Any phosphate rock will release some P into plant-available form when applied to acid soils. The question is, in the pastoral context, will it release P at a sufficiently fast rate to maintain the needs of a high production pasture? Most phosphate rocks do not. Even if very large quantities are applied they still do not, as the dissolution in the soil reaches equilibrium.
This is why, to be effective as a fertiliser, most phosphate rocks have to be chemically converted into a more soluble form of phosphate using a concentrated acid. The simplest process, to make single superphosphate, known as SSP or ‘super’, is to react the finely-ground phosphate rock with concentrated sulphuric acid. The acid reacts with the apatite tricalcium phosphate mineral which makes up the phosphate rock to form a mixture of water-soluble monocalcium phosphate (about 45% of the weight) and gypsum (about 55% by weight). Various greenhouse gases and others such as poisonous sulphur dioxide are emitted during this process. The product is then dried and granulated in most countries, or simply semi-granulated in the case of New Zealand, giving a product containing about 9% P. Typically a total of 8% P is plant available, with the rest being made up of unreacted phosphate rock and complex calcium-iron-aluminium phosphates. The gypsum provides about 11% S, all present as water-soluble sulphate-S.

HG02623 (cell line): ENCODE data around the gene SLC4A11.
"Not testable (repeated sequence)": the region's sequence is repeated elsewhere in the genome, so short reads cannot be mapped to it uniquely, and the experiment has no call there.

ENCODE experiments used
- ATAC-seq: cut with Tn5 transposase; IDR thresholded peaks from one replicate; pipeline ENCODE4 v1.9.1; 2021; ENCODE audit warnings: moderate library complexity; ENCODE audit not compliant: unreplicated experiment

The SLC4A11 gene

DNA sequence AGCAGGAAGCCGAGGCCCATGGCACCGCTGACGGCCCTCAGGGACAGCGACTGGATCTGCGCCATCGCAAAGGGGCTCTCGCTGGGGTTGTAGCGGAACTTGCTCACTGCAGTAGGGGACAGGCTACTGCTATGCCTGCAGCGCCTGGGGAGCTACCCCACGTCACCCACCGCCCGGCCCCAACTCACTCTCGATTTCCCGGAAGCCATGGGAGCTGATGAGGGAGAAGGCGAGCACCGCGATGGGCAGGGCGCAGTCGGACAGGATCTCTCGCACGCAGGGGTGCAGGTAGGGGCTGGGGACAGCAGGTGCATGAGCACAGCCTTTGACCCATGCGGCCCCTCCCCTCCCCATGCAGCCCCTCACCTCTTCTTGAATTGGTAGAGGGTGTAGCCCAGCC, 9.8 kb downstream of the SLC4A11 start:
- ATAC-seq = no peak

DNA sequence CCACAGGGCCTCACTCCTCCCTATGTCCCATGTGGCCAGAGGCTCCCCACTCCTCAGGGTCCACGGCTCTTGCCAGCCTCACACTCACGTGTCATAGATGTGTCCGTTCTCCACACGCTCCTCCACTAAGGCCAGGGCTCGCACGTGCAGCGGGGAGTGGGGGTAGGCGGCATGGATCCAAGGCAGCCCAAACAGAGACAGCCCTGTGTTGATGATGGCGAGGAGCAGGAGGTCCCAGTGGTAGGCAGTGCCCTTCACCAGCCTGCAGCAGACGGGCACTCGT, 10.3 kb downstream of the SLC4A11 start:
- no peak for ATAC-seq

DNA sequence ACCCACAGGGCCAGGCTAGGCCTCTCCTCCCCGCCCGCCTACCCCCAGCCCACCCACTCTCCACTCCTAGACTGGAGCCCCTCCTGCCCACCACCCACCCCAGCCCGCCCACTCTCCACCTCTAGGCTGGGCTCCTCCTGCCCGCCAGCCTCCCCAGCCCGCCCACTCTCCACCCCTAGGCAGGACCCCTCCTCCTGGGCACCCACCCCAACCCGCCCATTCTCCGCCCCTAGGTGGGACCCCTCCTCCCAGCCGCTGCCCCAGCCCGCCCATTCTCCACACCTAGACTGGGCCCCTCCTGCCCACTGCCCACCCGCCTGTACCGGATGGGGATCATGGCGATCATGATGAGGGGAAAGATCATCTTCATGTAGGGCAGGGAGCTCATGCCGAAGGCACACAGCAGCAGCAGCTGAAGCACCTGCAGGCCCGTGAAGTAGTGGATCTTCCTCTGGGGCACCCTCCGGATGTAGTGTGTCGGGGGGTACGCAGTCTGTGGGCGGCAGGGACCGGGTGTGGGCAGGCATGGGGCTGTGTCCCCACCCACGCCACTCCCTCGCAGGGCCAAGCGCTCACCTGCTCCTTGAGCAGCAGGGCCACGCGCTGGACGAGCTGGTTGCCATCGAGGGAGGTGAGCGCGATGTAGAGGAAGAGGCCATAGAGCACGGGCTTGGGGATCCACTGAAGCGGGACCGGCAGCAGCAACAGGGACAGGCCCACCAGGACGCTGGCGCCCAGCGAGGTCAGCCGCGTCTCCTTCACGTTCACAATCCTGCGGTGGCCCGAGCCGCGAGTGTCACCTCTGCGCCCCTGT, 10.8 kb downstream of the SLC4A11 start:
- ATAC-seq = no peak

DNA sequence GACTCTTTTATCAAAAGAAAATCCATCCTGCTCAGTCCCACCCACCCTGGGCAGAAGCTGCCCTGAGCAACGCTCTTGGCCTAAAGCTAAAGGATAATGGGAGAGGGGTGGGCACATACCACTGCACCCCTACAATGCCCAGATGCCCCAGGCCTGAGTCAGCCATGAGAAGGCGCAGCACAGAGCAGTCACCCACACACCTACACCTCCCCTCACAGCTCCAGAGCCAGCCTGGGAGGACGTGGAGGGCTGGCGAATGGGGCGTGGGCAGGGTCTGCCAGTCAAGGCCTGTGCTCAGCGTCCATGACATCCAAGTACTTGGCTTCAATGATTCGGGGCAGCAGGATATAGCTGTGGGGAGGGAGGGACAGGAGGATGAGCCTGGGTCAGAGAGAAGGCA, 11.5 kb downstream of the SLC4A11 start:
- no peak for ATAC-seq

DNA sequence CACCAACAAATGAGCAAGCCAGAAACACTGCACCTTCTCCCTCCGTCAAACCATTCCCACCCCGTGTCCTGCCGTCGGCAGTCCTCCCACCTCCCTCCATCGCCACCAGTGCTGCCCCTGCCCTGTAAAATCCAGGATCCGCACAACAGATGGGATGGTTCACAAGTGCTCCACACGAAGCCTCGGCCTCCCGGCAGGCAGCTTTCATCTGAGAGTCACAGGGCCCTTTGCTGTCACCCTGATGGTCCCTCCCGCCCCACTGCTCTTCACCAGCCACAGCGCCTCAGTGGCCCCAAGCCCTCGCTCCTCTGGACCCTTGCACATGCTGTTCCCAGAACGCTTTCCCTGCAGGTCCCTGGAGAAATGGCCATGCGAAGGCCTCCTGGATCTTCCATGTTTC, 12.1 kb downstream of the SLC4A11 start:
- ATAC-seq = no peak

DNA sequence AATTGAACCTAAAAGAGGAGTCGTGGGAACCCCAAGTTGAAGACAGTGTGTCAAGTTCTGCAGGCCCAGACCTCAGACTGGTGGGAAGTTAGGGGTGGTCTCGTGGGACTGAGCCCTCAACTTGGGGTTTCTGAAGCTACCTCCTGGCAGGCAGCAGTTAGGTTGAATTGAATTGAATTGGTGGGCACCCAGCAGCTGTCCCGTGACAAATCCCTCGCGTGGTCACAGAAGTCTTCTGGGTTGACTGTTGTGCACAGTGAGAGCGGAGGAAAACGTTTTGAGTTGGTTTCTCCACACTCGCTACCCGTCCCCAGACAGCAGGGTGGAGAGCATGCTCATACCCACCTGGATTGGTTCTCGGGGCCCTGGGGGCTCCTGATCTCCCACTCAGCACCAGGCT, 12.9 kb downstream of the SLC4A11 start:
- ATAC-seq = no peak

If a wider ratio of sulphuric acid to phosphate rock is used, phosphoric acid is formed which can be separated from the gypsum. This phosphoric acid can then be reacted with more phosphate rock to form triple superphosphate (TSP, 20% P) or with ammonia to form diammonium phosphate (DAP, 18% N and 20% P) or monoammonium phosphate (MAP, 10% N and 22% P). These 3 ‘high-analysis’ fertilisers (and phosphoric acid itself), make up the vast majority of phosphate fertiliser traded internationally, because the high analysis greatly reduces transport, storage and spreading costs compared to SSP. SSP usage in NZ is slowly but surely giving way to imported TSP, DAP and MAP, amended with added elemental S to suit individual farm needs, rather than applying a blanket amount as with SSP.
It has however been known for nearly a century that some phosphate rocks can be used directly as a phosphate fertiliser on acid soils. All of New Zealand soils, and most of Australia’s agricultural soils, are acidic. The phosphate rocks that can be used with some level of effectiveness on acid soils are loosely defined as direct application phosphate rock or DAPR. With this number, there is a smaller group defined in New Zealand and Australia and an increasing number of other countries as reactive phosphate rock, or RPR. The fundamental definition of an RPR in the pastoral context is a phosphate rock that is reactive enough to release sufficient plant available P to maintain the growth of high-producing pastures. There are several laboratory methods used to help determine whether a DAPR is sufficiently reactive to be defined as an RPR. These methods are designed to avoid the need to do a whole series of new field trials whenever a new potential RPR is located or commercialised.